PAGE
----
UCLA/VA researchers found that curcumin— a chemical found in curry and turmeric — may help the immune system clear thebrain of amyloid beta, which form the plaques foundin Alzheimer's disease.
Published in the Oct. 9 issue of the Journal of Alzheimer'sDisease, the early laboratory findings may lead to a new approach in treatingAlzheimer's disease by enhancing the natural function of the immune systemusing curcumin, known for its anti-inflammatory andanti-oxidant properties.
Using blood samples from six Alzheimer's disease patientsand three healthy control patients, the researchers isolated cells calledmacrophages, which are the immune system's PacMenthat travel through the brain and body, gobbling up waste products, including amyloid beta.
The team treated the macrophageswith a drug derived from curcumin for 24 hours in acell culture and then introduced amyloid beta.Treated macrophages from three out of six Alzheimer's disease patients showedimproved uptake or ingestion of the waste product compared to the patients'macrophages not treated with curcumin. Macrophagesfrom the healthy controls, which were already effectively clearing amyloid beta, showed no change when curcuminwas added.
"Curcumin improvedingestion of amyloid beta by immune cells in 50 percent of patients with Alzheimer's disease. Theseinitial findings demonstrate that curcumin may helpboost the immune system of specific Alzheimer's disease patients," said Dr.Milan Fiala, study author and a researcher with theDavid Geffen School of Medicine at UCLA and the VA Greater Los Angeles HealthCare System. "We are hopeful that these positive results in a test tube maytranslate to clinical use, but more studies need to be done before curcumin can be recommended."
The patients ranged in age from 65 to 84. Fiala noted that the patients whose immune cells respondedwere younger and had higher scores on a Mini-Mental State Examinationsuggesting that curcumin may help those with lessadvanced dementia. Some of the patients may have already had additional curcumin in their systems due to participation in anotherUCLA study, which may have impacted findings.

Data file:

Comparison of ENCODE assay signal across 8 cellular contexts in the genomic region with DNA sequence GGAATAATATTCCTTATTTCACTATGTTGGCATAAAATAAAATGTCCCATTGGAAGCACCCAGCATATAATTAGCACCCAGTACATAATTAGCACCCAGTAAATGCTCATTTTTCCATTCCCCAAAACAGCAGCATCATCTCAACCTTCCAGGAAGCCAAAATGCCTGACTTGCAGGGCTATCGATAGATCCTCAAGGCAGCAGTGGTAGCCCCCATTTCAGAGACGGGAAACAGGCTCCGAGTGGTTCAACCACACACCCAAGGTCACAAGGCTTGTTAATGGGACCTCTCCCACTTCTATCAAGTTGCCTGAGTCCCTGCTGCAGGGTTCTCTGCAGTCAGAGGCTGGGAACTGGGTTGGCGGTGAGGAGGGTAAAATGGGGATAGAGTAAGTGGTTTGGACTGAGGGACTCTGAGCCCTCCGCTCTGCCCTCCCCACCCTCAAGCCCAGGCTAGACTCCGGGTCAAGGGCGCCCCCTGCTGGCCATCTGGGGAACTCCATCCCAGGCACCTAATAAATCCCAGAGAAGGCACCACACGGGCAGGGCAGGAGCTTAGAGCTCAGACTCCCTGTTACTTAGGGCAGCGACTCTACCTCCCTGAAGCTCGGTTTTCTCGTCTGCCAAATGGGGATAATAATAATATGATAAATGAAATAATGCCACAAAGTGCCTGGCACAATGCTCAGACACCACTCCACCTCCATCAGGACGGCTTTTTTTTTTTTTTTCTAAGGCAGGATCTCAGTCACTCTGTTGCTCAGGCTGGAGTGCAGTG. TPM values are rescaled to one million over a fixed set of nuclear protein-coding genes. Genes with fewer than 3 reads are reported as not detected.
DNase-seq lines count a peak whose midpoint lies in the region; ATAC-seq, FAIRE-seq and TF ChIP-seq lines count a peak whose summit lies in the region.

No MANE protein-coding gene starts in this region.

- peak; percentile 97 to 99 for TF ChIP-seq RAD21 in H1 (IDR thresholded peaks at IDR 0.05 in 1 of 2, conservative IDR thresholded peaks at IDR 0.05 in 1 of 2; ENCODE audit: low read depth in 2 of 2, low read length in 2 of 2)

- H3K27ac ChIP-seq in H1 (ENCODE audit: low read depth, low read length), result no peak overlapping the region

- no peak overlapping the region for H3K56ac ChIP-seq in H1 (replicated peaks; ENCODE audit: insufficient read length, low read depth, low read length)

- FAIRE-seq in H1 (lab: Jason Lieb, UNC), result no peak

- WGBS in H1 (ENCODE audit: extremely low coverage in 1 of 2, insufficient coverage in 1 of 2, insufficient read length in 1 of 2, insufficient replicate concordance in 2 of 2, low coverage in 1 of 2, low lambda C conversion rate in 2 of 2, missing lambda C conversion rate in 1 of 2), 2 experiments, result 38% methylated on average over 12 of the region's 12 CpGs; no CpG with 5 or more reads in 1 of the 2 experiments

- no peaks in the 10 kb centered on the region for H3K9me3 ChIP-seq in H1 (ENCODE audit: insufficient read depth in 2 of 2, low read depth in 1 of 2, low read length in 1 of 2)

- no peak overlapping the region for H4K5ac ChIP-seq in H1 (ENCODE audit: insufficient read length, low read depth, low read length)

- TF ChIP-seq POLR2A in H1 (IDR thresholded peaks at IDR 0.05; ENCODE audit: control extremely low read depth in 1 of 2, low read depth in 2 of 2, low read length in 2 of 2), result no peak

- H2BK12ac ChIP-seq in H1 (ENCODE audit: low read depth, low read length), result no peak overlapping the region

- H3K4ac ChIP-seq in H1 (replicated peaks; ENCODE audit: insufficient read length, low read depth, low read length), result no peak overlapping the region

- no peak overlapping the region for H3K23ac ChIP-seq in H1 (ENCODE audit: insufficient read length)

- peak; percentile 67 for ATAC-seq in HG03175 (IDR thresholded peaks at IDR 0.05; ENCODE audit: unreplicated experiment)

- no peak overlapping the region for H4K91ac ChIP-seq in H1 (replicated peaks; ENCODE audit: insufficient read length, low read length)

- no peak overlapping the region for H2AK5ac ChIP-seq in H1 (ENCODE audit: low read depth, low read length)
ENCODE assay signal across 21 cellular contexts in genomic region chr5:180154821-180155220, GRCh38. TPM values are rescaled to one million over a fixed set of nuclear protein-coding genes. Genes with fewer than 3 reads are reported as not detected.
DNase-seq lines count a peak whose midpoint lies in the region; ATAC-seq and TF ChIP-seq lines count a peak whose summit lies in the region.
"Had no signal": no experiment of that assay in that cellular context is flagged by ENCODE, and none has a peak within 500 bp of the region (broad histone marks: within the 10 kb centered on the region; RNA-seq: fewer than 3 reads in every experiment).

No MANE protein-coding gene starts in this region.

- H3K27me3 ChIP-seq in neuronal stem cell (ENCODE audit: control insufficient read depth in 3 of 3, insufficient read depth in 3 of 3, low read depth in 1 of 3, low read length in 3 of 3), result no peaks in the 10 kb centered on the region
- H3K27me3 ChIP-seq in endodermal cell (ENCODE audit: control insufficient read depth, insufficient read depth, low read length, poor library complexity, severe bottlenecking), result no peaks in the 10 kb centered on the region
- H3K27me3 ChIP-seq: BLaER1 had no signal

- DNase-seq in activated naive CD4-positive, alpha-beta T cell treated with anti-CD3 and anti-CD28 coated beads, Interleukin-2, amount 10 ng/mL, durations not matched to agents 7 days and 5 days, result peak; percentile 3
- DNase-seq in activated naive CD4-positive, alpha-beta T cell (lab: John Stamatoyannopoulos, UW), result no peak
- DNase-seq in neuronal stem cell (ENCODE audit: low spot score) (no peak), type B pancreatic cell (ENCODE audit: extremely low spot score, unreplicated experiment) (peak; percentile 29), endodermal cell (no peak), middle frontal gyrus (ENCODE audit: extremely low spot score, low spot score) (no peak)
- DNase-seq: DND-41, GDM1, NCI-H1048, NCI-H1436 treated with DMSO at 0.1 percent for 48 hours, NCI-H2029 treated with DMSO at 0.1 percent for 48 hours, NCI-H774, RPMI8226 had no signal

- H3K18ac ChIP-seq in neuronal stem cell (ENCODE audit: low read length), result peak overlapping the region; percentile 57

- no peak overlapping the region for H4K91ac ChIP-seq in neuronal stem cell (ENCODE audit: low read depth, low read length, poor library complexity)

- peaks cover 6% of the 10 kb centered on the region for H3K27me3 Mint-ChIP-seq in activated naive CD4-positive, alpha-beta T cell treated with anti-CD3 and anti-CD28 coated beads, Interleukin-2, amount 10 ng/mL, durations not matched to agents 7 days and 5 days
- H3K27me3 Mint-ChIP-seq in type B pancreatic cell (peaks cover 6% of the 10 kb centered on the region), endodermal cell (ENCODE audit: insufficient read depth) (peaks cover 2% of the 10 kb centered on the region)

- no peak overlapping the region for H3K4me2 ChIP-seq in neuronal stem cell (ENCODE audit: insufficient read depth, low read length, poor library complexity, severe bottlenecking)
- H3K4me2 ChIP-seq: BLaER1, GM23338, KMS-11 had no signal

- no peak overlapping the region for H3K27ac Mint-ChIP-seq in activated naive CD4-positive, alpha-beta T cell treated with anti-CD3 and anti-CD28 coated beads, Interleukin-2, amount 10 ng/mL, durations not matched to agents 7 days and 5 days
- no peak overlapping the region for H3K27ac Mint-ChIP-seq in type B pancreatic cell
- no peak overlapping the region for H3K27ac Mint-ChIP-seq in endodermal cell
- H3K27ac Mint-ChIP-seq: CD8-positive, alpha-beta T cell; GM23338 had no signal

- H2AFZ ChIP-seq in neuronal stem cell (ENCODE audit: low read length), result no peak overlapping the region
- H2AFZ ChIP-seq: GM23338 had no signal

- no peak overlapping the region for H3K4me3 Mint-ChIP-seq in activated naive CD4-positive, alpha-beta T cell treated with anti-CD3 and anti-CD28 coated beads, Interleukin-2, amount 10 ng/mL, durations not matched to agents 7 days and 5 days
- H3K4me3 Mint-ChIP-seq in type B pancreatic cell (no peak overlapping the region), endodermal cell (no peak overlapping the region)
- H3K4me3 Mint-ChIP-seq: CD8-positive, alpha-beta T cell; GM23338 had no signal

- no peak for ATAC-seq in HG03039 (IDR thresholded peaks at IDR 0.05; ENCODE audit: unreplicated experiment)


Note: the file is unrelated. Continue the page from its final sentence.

"Our next step will be to identifythe factors that helped these immune cells respond," said Laura Zhang, a studyauthor and a UCLA/VA research assistant in Fiala'slab.
Fiala noted that the methodresearchers used to test the immune cell response of macrophages may provide anovel way of evaluating the effectiveness of drugs in clearing amyloid beta from the brain and may help to individualizeAlzheimer's disease treatment.
According to Fiala,macrophages are the soldiers of the innate immune system — the part of the immune system which ispresent at birth. Curcumin may support thebody's natural immune fighting function in directly helping macrophages cleanaway amyloid-beta. The treatment of macrophages with curcumin is radically different from some of the vaccineapproaches currently being studied.
The study was funded by the Alzheimer's Disease Association and private donors. The curcumin derived drug was provided by the Sabinsa Corporation, a company that manufacturers phytonutrients and specialty chemicals for nutritional,pharmaceutical and food industries. Fialaparticipated in a speaking engagement for Sabinsa.
Other study authors include:Michelle Mahanian, Justin Zaghiand Mark Rosenthal from the Department of Medicine, Veterans Affairs GreaterLos Angeles Healthcare System and David Geffen School of Medicine at UCLA; JohnCashman of the Human BioMolecularResearch Institute, San Diego; James Sayre of the Department of Biostatistics,UCLA School of Public Health; Araceli Espinosa of theUCLA Department of Neurobiology; Vladimir Badmaev,Applied Pharmacology, Sabinsa Corporation, NewJersey; Michael C. Graves, UCLA Department of Neurology; and George Bernard,UCLA Department of Neurology and Division of Oral Biology and Medicine, UCLASchool of Dentistry.